On Reading

Imaging New Reading and Thinking Habits, a Few Ideas

(Or, How to Read, a strategy for people trying to stop skimming over ideas and start engaging with them)

  • Avoid reading the entire book, from cover to cover. Instead, pick a chapter or essay for focusing your thinking.
  • Read through once without taking notes, preferably in a comfortable chair.
  • Ask yourself: what troubles me, moves me, angers me, frustrates me about this reading? Why?
  • Underline those passages that bother or move you. Talk back to the text by writing your questions in the margins.
  • Pick one passage or idea that especially moves you (in anger, joy, confusion).
  • This could be a word, a sentence, a passage, a main theme. Spend a lot of time thinking about it. Ruminate.
  • Write about it. I like to write about it in a blog post. I find that the public nature of a blog encourages me to organize my thought more effectively and coherently. And, the less formal nature of the blog encourages me to work through and process my ideas. There’s an added bonus: it’s easier to access those thoughts later. I have to admit that my handwriting is so bad that sometimes I can’t read thoughts that I’ve written just minutes before.
  • Start by writing out what the author is claiming. Before troubling these claims, take them seriously by summarizing them. This summary should not include your judgment/assessment of the reading.
  • Connect your summary of your chosen passage or idea with the main argument of the text. I often do this by explaining the title of the reading.
  • Now write your reactions. Again, these are not judgments, but reactions.
  • Avoid overly objective, removed descriptions. Instead, use lots of “I” statements and spend considerable time thinking about how these ideas make you feel and why you are having resistance to them.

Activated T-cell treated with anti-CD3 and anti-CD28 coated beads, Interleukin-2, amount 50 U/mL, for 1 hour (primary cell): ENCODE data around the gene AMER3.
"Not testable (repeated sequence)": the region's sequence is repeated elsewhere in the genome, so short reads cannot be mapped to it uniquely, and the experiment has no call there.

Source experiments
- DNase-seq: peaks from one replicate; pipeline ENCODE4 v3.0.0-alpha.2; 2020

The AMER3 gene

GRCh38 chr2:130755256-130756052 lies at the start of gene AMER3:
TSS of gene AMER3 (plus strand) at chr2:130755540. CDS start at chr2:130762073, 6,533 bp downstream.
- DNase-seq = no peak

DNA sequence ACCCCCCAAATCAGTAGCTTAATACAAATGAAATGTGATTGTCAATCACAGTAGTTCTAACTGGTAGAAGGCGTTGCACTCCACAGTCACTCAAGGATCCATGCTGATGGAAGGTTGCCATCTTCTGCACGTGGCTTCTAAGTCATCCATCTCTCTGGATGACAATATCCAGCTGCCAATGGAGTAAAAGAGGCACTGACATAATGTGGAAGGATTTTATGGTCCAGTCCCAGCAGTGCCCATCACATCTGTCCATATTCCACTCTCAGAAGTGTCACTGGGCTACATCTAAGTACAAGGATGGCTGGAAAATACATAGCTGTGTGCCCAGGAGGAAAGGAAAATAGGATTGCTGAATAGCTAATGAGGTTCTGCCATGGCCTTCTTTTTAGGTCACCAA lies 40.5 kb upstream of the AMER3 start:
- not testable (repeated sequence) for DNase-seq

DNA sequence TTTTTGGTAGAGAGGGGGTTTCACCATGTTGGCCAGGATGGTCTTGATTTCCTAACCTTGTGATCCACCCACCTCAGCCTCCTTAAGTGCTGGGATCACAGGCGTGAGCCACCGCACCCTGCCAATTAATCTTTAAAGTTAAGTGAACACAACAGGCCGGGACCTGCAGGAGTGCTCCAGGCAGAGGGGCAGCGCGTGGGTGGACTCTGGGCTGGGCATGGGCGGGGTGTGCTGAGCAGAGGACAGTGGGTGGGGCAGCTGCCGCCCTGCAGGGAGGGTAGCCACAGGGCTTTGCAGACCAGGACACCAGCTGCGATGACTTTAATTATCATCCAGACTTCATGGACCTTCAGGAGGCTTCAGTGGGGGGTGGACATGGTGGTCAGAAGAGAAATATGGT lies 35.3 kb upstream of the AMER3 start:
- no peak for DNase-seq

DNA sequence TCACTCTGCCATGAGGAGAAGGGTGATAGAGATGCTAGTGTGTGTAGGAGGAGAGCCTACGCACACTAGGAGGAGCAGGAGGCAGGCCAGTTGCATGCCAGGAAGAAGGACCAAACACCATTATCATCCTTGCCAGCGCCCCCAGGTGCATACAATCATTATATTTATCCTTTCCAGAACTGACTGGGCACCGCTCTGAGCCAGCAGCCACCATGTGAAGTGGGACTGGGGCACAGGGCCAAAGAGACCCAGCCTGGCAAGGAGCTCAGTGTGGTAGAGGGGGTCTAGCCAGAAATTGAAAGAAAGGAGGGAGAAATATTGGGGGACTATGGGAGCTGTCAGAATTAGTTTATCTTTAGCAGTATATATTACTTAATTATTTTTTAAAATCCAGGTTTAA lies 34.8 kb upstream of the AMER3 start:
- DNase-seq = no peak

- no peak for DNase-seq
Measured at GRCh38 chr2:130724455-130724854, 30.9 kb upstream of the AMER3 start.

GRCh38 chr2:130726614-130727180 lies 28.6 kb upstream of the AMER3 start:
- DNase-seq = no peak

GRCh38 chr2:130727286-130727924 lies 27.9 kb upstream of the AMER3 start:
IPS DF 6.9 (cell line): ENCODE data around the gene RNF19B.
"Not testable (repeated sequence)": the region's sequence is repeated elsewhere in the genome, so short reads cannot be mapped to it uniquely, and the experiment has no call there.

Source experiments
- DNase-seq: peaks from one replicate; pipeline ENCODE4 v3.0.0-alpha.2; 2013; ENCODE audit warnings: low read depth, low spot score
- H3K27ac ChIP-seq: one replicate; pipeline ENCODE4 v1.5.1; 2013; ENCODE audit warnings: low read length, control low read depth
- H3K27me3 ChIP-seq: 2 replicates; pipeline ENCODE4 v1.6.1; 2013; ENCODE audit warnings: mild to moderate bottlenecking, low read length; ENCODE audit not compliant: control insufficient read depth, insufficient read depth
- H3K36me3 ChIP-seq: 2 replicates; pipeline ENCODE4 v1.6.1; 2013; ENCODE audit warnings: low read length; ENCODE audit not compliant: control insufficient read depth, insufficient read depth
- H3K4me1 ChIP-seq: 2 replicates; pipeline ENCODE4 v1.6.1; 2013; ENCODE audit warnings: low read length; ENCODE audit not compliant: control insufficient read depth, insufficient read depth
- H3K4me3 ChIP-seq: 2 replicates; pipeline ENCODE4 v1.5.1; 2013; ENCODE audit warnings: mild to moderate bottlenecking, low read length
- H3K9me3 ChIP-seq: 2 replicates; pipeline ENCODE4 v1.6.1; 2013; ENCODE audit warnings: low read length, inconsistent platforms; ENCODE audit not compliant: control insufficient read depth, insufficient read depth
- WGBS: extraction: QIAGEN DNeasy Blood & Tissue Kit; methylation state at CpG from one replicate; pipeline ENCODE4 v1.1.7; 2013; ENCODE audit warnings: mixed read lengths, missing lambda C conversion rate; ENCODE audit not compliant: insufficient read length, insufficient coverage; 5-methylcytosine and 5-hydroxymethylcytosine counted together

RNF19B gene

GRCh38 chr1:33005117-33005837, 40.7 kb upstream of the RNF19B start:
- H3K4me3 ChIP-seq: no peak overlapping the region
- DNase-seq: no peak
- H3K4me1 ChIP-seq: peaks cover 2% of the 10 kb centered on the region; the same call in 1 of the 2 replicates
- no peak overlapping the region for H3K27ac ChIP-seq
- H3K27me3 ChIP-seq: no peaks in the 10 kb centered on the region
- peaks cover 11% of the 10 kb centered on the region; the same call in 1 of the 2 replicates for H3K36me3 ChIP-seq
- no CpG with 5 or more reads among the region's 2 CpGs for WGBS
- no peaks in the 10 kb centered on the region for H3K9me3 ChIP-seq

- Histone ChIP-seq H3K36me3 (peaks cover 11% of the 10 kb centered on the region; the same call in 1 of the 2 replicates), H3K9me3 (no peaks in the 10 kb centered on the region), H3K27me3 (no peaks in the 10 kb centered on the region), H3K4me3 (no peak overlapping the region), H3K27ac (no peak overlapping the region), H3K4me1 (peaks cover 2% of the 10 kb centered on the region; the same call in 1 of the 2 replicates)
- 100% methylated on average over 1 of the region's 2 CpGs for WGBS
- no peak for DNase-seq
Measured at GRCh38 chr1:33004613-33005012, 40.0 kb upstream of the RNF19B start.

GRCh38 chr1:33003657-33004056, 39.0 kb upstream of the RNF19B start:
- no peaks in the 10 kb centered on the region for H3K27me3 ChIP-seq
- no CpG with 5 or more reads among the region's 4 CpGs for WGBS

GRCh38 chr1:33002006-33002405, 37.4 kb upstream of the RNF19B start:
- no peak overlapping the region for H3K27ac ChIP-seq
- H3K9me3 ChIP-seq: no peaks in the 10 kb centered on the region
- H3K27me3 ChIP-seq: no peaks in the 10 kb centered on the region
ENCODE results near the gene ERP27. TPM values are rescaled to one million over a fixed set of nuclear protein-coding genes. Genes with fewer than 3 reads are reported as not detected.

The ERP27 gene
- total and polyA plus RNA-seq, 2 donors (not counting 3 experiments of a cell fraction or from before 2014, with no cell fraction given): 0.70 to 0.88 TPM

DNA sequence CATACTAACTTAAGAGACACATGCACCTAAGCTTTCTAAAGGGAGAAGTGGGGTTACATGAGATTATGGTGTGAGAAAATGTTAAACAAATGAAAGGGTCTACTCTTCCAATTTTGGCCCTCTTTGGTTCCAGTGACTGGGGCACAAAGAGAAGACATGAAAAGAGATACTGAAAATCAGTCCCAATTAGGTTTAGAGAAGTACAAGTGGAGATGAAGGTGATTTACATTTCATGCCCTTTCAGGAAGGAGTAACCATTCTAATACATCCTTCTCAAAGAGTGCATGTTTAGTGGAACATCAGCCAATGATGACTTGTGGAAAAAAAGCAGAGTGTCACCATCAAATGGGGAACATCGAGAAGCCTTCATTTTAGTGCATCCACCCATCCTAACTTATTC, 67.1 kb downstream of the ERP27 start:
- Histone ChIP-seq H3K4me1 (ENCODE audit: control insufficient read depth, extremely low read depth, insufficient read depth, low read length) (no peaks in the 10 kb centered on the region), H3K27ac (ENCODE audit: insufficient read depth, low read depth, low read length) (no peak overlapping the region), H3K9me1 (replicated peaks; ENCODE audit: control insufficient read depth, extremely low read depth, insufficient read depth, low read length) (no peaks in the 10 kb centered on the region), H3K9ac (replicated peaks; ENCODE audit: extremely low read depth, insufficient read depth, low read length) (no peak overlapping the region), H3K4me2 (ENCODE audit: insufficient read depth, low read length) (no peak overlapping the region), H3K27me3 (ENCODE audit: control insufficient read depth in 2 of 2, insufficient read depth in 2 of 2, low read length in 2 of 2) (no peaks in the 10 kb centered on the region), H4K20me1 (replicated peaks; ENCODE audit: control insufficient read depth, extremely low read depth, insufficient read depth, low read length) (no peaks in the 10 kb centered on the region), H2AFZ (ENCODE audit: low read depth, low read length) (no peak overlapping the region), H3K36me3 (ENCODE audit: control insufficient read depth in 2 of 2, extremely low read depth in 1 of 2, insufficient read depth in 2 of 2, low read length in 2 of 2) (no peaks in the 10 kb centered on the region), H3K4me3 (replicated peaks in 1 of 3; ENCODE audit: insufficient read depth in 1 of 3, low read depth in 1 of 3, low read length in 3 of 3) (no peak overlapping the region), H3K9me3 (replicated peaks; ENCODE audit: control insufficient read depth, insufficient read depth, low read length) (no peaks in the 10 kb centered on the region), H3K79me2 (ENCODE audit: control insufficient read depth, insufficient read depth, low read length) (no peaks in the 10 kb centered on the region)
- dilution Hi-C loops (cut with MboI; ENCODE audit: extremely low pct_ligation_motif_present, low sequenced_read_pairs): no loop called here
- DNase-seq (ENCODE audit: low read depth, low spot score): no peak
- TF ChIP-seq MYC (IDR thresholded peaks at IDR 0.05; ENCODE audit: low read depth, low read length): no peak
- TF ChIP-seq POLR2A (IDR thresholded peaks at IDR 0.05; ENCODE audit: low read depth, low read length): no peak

• In your reactions, always draw upon specific examples from the text to support and contextualize your feelings and claims.
  • In your reactions, do not rush to judge (or convict, condemn) the reading or the author’s claims. Be generous and patient.
  • Develop some tentative conclusions, but keep working at it periodically until you can figure out why you are troubled or moved by the essay. This might take a long time; I’ve spent 16 years trying to figure out why one passage from Judith Butler’s Gender Trouble moves me.
Why Read? Some reasons, other than acquiring facts and becoming a Success.
  • To Enter New Worlds
  • To Dream
  • To Recognize that Other Ways of Being are Possible (and already exist)
  • To Exercise Curiosity
  • To be Recognized
  • To Resist
  • To Escape
  • To Increase Understanding
  • Adventure!
  • To Retreat and Be Restored
  • To Witness Humanity
  • To Listen and Learn
  • To Be Challenged
  • To Light a Fire
  • To Encounter Mystery
  • To Solve a Mystery
  • To Relax
  • To Join in Ongoing Conversations
  • To Feel, To Laugh, To Cry
How to Read with Cone Dystrophy
  • Very slowly. It took almost 6 months to read Love in the Time of Cholera.
  • Take naps between words.
  • Stop looking, start listening to more audio books and podcasts. Learn how to study ideas with your ears instead of your eyes.
  • Choose wisely. Your brain can only handle so much. When it’s done, it’s done. Don’t waste it on a crappy book or terrible twitter threads.
  • Avoid densely packed prose, including the hundreds of scholarly books on your shelves from your academic career. Pick poetry instead, which is often dense but leaves space to breathe and offers an opening and a reprieve for overworked eyes.
  • Also avoid large print. You need print that can fit inside the small spot of central vision that remains.
  • Mostly read on a tablet. Reserve physical books for when it’s warm and sunny so you can sit outside and read in the sunlight.
  • Purchase a low vision light and always have it on the brightest setting.